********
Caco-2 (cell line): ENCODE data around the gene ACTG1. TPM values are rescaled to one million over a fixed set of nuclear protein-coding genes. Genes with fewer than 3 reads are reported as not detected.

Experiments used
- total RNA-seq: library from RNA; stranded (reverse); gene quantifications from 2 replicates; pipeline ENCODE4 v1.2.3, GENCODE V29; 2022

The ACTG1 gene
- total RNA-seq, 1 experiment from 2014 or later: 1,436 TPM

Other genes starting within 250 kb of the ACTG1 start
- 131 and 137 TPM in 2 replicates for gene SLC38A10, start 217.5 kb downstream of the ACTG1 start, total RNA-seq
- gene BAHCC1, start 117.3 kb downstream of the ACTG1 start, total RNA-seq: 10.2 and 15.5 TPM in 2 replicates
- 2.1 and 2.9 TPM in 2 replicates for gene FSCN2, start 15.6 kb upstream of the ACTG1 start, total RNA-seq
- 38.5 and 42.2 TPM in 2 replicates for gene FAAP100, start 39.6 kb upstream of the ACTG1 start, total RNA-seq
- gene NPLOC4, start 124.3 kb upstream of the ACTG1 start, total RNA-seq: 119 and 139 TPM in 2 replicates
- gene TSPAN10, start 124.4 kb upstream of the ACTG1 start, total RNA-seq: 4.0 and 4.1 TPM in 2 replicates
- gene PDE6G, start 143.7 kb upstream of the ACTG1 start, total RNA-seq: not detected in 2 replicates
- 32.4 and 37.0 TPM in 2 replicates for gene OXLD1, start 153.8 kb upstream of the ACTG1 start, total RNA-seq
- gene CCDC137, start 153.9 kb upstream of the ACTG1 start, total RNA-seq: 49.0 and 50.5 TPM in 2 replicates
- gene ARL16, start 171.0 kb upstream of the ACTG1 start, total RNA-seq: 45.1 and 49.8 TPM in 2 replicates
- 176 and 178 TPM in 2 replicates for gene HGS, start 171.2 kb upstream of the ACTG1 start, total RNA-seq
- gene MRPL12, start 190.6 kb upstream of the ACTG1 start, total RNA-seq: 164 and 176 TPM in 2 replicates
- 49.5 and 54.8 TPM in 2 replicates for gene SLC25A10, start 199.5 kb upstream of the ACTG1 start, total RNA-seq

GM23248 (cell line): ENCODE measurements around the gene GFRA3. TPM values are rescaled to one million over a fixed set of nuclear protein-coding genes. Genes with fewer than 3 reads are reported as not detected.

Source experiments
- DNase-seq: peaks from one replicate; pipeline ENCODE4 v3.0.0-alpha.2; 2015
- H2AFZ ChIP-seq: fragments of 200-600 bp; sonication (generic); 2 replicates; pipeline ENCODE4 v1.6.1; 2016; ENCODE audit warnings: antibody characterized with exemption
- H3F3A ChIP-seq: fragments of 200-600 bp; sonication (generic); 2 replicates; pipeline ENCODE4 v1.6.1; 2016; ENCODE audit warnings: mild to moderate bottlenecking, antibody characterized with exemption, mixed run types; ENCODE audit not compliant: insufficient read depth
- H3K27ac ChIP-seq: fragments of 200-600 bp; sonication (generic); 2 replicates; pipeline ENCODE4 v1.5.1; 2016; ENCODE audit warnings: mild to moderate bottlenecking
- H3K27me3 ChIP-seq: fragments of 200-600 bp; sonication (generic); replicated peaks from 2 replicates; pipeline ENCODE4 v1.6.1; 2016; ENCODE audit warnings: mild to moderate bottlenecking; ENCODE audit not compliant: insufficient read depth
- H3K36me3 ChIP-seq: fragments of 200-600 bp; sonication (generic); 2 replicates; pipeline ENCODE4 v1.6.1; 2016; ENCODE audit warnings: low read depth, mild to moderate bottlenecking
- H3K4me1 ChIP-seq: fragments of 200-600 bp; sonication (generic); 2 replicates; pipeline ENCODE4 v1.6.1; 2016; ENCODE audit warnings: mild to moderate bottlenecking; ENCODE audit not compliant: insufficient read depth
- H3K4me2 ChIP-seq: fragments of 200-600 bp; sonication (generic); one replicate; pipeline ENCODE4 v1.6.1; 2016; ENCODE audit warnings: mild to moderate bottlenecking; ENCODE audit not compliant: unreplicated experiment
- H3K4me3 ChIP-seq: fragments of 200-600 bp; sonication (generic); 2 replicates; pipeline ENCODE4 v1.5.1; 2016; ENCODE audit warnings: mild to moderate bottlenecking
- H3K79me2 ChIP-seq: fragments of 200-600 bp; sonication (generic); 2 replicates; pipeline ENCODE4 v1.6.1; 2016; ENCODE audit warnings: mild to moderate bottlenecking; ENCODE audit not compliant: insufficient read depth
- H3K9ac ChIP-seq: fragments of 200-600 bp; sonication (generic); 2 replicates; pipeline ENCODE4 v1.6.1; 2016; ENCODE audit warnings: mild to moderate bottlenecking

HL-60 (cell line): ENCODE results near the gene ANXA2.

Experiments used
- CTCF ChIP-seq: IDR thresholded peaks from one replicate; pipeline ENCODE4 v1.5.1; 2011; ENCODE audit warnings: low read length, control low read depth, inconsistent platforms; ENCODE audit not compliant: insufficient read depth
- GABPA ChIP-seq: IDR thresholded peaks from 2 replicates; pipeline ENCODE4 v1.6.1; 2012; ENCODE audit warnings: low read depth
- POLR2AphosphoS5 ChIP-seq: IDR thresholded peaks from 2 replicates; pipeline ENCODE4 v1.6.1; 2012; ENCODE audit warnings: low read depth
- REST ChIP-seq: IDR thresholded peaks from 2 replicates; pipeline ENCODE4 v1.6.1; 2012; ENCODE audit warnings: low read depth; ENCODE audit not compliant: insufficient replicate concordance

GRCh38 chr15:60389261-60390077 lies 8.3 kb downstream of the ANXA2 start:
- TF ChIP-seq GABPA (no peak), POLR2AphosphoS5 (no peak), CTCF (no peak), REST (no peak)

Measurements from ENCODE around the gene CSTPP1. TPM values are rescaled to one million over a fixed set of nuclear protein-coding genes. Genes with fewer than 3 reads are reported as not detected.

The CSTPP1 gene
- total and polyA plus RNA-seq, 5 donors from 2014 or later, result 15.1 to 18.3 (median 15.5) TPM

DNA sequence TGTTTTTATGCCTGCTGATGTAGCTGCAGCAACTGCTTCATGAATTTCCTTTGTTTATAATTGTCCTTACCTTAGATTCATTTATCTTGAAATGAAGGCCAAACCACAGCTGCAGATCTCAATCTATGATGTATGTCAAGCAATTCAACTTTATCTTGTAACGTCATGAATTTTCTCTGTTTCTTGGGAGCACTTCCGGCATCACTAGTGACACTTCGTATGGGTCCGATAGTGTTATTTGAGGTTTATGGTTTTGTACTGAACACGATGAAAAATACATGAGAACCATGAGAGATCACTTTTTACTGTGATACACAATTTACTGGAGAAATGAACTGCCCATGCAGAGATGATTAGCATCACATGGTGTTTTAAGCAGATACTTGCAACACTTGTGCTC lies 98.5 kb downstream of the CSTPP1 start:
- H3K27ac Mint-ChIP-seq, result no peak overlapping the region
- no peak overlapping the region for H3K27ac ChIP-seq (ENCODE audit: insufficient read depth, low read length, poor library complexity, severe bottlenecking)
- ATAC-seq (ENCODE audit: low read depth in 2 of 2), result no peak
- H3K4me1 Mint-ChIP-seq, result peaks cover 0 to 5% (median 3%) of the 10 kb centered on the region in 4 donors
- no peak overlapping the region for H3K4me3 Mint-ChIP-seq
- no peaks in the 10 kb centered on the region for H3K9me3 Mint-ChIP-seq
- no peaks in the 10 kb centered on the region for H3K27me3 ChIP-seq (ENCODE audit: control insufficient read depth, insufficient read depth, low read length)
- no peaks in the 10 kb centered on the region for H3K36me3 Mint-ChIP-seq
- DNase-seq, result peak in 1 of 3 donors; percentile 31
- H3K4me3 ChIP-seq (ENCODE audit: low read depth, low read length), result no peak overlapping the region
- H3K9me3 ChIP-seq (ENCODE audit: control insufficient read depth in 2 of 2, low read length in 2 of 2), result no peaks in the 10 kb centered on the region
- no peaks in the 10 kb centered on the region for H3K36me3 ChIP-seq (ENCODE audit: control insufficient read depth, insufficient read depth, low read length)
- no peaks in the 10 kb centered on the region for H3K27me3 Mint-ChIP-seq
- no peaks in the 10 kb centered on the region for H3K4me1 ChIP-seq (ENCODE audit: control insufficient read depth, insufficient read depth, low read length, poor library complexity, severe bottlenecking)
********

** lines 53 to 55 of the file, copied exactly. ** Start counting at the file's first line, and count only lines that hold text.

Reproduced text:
- DNase-seq, result peak in 1 of 3 donors; percentile 31
- H3K4me3 ChIP-seq (ENCODE audit: low read depth, low read length), result no peak overlapping the region
- H3K9me3 ChIP-seq (ENCODE audit: control insufficient read depth in 2 of 2, low read length in 2 of 2), result no peaks in the 10 kb centered on the region